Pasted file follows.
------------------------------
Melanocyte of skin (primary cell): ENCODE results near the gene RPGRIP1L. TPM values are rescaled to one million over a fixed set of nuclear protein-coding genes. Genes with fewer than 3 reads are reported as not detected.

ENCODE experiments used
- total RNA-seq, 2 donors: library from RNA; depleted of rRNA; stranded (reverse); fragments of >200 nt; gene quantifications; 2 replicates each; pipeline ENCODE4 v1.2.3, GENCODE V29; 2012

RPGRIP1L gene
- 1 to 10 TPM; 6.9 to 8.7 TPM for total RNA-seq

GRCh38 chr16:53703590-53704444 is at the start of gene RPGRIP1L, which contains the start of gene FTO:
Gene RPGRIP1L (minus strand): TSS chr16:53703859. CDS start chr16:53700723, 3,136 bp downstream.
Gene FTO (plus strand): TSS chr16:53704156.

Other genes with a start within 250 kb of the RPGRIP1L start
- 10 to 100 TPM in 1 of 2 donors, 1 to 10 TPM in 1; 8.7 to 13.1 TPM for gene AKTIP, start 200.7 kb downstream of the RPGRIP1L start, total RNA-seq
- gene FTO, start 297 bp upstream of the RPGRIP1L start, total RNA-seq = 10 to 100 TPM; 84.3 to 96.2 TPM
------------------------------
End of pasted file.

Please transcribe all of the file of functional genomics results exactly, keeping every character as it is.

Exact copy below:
Melanocyte of skin (primary cell): ENCODE results near the gene RPGRIP1L. TPM values are rescaled to one million over a fixed set of nuclear protein-coding genes. Genes with fewer than 3 reads are reported as not detected.

ENCODE experiments used
- total RNA-seq, 2 donors: library from RNA; depleted of rRNA; stranded (reverse); fragments of >200 nt; gene quantifications; 2 replicates each; pipeline ENCODE4 v1.2.3, GENCODE V29; 2012

RPGRIP1L gene
- 1 to 10 TPM; 6.9 to 8.7 TPM for total RNA-seq

GRCh38 chr16:53703590-53704444 is at the start of gene RPGRIP1L, which contains the start of gene FTO:
Gene RPGRIP1L (minus strand): TSS chr16:53703859. CDS start chr16:53700723, 3,136 bp downstream.
Gene FTO (plus strand): TSS chr16:53704156.

Other genes with a start within 250 kb of the RPGRIP1L start
- 10 to 100 TPM in 1 of 2 donors, 1 to 10 TPM in 1; 8.7 to 13.1 TPM for gene AKTIP, start 200.7 kb downstream of the RPGRIP1L start, total RNA-seq
- gene FTO, start 297 bp upstream of the RPGRIP1L start, total RNA-seq = 10 to 100 TPM; 84.3 to 96.2 TPM